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Three New Faces in Solar: Toshiba, Arava and AUO



Toshiba has just announced that it is entering the photovoltaics business, joining fellow high tech giants such as Sharp and Sanyo, who already have significant market share. But it appears that Toshiba will be servicing the industrial market rather than the commercial or residential one. Companies like Sharp and Sanyo mostly make rooftop modules that can power anything ranging from a house to a factory. Toshiba, on the other hand, intends to build photovoltaic power plants.

Consequently, Toshiba will be establishing its photovoltaics department within its Transmission Distribution & Industrial Systems business unit, a division that already works with industrial-scale energy distribution technology. That means that the people who are going to be designing these photovoltaic power plants already have extensive experience when it comes to engineering energy storage and distribution.

This is good for the future of photovoltaics. As of now, it is still unclear whether PV power works best as a distributed or centralized power source – i.e. when/where is it more efficient to put individual solar panels on rooftops versus building large desert-based power plants. As mentioned above, Sharp is pushing the distributed model as far as it can go. Maybe Toshiba will push the centralized model. Personally, I’m more interested to see if one model works better, or if they each work equally well under specific circumstances (or if one of them flops).

The second piece of PV-power-plant news comes out of Southern Israel, where a startup company called Arava Power just received the first license in Israeli history (granted by the Public Utility Authority) to build a photovoltaic power plant in Israel. The plant they are planning to build is only 4.9 MW – relatively small potatoes compared to PV power plants being built in Germany, Spain and the Southwestern US. The reason it’s exciting, though, is that Israel already has plenty of scientists working on solar technologies, both PV and solar thermal. Brightsource, for example, who is building large solar thermal plants in the Southwest, is an Israeli company.

Until now, the belief was that there was not a good market for solar electricity in Israel, and that the Israeli bureaucratic hurdles would be too cumbersome to deal with. Arava has yet to prove itself as a successful business, but by getting this license they have likely caused all of Israel’s other solar technology companies to reconsider their options.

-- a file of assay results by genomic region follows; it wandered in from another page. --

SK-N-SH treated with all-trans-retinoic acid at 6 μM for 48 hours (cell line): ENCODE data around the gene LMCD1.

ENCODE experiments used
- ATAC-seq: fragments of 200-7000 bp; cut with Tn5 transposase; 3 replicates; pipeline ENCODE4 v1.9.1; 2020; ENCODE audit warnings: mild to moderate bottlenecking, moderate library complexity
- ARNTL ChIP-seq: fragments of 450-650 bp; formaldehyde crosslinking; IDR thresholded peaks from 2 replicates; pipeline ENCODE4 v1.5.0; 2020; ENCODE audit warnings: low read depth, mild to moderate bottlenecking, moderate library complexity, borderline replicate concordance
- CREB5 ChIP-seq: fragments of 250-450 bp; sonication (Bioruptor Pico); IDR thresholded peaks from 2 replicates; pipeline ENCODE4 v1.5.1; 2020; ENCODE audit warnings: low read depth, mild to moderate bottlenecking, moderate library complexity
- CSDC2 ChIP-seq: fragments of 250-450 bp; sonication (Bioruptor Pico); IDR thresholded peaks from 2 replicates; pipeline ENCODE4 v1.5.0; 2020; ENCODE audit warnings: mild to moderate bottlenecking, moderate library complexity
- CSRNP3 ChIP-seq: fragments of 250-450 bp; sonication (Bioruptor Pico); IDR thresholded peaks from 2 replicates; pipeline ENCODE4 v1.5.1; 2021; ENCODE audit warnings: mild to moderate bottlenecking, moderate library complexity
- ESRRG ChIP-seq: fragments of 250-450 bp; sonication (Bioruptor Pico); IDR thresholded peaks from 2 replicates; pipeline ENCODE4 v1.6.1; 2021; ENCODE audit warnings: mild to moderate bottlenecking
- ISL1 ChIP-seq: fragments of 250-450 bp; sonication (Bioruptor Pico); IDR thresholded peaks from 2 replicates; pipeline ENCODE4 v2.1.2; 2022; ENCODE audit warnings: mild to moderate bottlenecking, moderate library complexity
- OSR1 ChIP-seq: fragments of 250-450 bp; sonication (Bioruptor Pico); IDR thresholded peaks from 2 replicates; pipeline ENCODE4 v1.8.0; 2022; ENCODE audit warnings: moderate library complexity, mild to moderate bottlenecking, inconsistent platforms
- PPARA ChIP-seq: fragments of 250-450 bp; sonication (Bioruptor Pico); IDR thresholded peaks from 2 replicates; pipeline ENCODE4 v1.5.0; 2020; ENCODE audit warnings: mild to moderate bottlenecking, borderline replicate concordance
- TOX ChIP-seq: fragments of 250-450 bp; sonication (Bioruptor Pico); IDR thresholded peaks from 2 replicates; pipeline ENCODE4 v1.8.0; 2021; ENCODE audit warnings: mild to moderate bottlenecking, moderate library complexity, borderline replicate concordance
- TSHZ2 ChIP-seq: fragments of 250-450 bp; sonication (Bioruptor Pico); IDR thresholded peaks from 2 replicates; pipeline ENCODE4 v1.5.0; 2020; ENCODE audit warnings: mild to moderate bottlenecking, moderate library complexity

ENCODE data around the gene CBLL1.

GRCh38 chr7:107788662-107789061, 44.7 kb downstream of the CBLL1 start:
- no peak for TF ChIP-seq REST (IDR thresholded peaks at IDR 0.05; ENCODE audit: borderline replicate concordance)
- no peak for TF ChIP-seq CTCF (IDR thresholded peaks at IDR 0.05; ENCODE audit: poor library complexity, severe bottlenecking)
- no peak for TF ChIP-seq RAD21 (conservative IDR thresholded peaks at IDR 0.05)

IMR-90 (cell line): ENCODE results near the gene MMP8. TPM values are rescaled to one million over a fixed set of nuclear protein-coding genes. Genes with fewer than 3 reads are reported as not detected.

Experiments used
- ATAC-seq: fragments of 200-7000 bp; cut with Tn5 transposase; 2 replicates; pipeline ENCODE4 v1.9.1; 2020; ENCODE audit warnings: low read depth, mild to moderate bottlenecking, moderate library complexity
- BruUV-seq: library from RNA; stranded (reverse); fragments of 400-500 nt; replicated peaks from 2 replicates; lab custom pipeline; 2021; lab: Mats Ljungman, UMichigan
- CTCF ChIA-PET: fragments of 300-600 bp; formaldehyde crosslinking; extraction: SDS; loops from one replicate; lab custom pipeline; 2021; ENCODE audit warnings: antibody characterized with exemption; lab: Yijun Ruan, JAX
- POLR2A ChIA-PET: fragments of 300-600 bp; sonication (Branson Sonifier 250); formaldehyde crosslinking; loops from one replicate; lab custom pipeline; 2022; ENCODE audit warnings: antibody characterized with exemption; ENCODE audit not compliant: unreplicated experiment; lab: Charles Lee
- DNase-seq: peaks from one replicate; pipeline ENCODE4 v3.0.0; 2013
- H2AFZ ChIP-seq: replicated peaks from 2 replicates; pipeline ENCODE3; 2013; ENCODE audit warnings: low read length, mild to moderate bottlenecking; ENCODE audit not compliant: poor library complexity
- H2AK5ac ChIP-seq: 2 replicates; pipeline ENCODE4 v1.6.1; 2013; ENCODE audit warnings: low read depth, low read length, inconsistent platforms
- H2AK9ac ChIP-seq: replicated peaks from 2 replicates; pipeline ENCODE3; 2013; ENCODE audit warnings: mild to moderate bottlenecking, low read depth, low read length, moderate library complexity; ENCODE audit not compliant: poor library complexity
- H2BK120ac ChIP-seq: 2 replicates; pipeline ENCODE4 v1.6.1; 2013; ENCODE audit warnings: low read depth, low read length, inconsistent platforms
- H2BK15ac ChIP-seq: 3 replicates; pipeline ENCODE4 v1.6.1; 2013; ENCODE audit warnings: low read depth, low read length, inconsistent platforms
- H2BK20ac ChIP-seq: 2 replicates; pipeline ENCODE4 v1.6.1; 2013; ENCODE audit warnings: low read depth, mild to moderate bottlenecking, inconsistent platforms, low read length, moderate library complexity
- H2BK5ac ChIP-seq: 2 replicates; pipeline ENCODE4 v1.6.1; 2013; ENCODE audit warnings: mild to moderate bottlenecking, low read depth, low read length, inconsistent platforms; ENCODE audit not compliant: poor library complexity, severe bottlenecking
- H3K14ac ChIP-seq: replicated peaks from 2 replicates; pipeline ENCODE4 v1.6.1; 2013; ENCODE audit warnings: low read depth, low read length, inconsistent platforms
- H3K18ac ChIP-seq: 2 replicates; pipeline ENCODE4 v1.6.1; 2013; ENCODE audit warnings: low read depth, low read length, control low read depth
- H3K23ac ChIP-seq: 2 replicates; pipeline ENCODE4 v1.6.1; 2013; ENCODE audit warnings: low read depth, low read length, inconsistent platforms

Finally, AU-Optronics – a Taiwanese company which makes LCD panels – has announced that it will begin making thin film PV panels starting this year. A lot of the technology used to make LCDs overlaps with the technology used to make thin film PV, which is why a lot of display technology companies are jumping on the bandwagon. This is especially true in Taiwan, which is home to many said high tech companies, as well as companies producing materials for solar panels, such as polysilicon and coper indium gallium selenium (CIGS).

As with Toshiba, AUO’s announcement is exciting considering its large size, solid expertise, and significant financial investment. They say they are ready to set up a pilot production line this year – which is good for Ecogeeks who don’t like to wait!

Via Cnet, JPost, Greentech Media

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0
utility vs. residential pv
written by underdog, January 08, 2009
Personally, I’m more interested to see if one model works better, or if they each work equally well under specific circumstances (or if one of them flops).

i can't imagine either the utility or residential PV "flopping". they are not competing against each other, they are competing against the cost of grid-delivered electricity. wherever PV is competitive with traditional sources, it will see its marketshare grow. as the prices come down, both will reach "parity" in their respective markets in choice geographies. the question remains, which will grow faster?
0
Let's do both
written by Enrique, January 08, 2009
In the next ten years, every new home can come with 10KW of photovaltic solar panels. I am installing mine this year, and I will off the grid forever.

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